A 15-year-old boy is reported to have found the location of a lost Mayan City, recently. William Gadoury, from Quebec, Canada used ancient astronomy and new age geo-tracking technology to discover the location of a long forgotten Mayan city, hidden in the depths of the jungles of Mexico.
The Canadian teenager came up with the theory, which proposes that the Mayans chose locations for building their towns and cities corresponding to some major Mayan constellations. Using satellite images provided by the Canadian Space Agency, he located a hitherto unknown Mayan city on Google Earth, which he has named K'aak Chi or Mouth of Fire. William has been awarded a medal of merit by the Canadian Space Agency for his revolutionary theory and his discovery.
The teenager is slated to present his findings at Brazil's International Science Fair in 2017 and his discovery will also be published later in a scientific journal.
When asked what prompted him to come up with his theory, William said, "I did not understand why the Maya built their cities away from rivers, on marginal lands and in the mountains. They had to have another reason, and as they worshiped the stars, the idea came to me to verify my hypothesis.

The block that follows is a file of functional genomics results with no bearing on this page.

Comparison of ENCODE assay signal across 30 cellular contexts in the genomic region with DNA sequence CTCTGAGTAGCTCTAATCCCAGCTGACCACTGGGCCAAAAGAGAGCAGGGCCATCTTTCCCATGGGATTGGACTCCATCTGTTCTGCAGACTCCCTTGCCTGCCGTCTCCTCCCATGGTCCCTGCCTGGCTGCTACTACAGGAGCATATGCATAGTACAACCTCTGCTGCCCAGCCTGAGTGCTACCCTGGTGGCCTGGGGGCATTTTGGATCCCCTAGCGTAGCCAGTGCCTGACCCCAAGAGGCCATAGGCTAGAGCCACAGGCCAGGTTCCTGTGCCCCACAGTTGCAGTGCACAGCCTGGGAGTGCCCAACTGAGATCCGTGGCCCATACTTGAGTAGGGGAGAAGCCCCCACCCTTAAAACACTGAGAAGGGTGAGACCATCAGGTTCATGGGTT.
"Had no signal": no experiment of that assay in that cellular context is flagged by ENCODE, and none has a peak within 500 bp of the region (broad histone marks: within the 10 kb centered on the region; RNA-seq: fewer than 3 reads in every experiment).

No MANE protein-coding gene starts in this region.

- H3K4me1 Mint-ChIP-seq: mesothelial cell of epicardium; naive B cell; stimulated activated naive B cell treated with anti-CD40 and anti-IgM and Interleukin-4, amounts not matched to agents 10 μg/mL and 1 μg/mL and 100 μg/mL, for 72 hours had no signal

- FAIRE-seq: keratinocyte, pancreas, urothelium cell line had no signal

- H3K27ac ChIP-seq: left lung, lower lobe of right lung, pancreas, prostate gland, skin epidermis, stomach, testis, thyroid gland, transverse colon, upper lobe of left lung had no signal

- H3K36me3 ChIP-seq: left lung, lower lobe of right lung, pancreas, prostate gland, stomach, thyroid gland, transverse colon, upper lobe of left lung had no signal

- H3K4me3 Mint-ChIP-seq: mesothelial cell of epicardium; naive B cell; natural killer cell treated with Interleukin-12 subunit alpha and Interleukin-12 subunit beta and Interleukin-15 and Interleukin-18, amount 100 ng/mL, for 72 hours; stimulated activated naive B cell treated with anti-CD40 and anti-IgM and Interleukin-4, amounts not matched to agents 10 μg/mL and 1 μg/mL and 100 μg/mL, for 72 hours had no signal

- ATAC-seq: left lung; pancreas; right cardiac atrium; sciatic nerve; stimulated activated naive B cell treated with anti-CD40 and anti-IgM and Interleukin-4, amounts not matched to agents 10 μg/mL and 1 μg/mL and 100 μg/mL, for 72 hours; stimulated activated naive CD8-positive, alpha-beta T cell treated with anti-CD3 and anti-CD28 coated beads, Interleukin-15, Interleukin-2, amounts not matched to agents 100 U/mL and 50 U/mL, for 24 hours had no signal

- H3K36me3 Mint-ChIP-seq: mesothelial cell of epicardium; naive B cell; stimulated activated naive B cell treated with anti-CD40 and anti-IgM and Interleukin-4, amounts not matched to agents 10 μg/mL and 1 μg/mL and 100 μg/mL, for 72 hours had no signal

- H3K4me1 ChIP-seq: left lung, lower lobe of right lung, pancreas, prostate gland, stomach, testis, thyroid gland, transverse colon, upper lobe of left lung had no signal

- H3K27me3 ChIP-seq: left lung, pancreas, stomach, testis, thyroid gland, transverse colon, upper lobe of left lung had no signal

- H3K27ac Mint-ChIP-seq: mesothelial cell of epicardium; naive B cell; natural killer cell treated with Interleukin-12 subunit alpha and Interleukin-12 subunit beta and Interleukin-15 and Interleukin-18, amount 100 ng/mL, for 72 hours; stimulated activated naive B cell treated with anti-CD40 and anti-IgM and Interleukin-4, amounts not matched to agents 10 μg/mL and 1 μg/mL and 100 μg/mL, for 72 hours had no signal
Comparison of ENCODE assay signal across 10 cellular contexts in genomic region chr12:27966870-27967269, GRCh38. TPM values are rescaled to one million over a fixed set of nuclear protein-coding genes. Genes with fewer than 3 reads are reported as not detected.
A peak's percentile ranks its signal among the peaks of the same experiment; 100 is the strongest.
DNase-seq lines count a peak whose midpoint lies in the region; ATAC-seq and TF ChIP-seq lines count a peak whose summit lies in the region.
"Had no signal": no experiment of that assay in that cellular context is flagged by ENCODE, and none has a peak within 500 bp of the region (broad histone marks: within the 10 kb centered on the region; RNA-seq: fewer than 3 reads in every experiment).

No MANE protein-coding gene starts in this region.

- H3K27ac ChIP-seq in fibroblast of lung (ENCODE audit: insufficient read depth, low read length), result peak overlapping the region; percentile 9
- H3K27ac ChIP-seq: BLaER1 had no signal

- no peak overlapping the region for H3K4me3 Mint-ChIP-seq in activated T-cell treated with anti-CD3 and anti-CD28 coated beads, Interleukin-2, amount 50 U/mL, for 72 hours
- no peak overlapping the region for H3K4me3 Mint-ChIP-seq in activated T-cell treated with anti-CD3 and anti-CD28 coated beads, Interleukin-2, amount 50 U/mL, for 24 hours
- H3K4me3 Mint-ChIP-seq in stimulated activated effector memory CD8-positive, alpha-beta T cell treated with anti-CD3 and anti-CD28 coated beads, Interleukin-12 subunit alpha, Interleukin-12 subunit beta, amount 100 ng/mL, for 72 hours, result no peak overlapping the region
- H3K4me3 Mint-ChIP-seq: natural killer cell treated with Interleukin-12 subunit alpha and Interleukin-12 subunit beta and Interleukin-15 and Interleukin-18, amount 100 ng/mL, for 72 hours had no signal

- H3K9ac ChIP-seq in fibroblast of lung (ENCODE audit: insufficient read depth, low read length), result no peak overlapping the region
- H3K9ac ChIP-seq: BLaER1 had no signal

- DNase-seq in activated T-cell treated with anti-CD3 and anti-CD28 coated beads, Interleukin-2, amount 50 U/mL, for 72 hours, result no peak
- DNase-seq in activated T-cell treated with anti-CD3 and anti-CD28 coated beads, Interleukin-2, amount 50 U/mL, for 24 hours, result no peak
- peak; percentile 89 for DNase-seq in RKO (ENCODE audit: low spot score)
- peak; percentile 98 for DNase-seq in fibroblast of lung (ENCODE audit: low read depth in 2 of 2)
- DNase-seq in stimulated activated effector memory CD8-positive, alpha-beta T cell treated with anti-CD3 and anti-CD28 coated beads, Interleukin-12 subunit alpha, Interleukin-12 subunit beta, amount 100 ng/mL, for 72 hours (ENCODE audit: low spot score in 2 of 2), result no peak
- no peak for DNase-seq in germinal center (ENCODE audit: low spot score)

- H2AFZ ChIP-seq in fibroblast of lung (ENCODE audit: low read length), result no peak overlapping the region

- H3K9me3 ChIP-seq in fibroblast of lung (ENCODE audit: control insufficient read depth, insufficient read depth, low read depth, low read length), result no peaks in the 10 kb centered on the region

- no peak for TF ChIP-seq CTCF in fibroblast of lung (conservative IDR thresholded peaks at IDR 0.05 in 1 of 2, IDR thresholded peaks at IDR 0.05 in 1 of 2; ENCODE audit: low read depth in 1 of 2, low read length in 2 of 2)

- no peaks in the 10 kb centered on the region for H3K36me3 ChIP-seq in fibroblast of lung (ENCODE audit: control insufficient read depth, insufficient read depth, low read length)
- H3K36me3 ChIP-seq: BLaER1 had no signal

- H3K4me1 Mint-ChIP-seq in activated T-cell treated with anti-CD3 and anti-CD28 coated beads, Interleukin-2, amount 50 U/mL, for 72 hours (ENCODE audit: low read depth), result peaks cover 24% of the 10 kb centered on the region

"I was really surprised and excited when I realised that the most brilliant stars of the constellations matched the largest Maya cities," he added.
The Canadian Space Agency's Daniel De Lisle told Le Journal de Montreal: "What is fascinating about the project of William, is the depth of the research. Linking the position of the stars and the location of the lost city and the use of satellite images on a tiny territory to identify the remains buried under dense vegetation is exceptional!"
After analysing 22 Mayan constellations, he found that, when connected to a map, the shape of each of the constellations corresponded to the exact position of 117 Mayan cities. On further analysing a 23rd constellation, the teenager proposed, that according to his theory, a 118th city should ideally be located in a fairly remote part of the Yucatan Peninsula of Mexico.
Remote sensing specialist, Dr. Armand LaRocque of the University of New Brunswick said, "The discovery of hidden human structures in the Yucatan jungle was not easy, but the use of satellite images, as well as the contribution of the digital image processing have helped identify these structures and to confirm their possible existence, although they were forgotten for hundreds of years."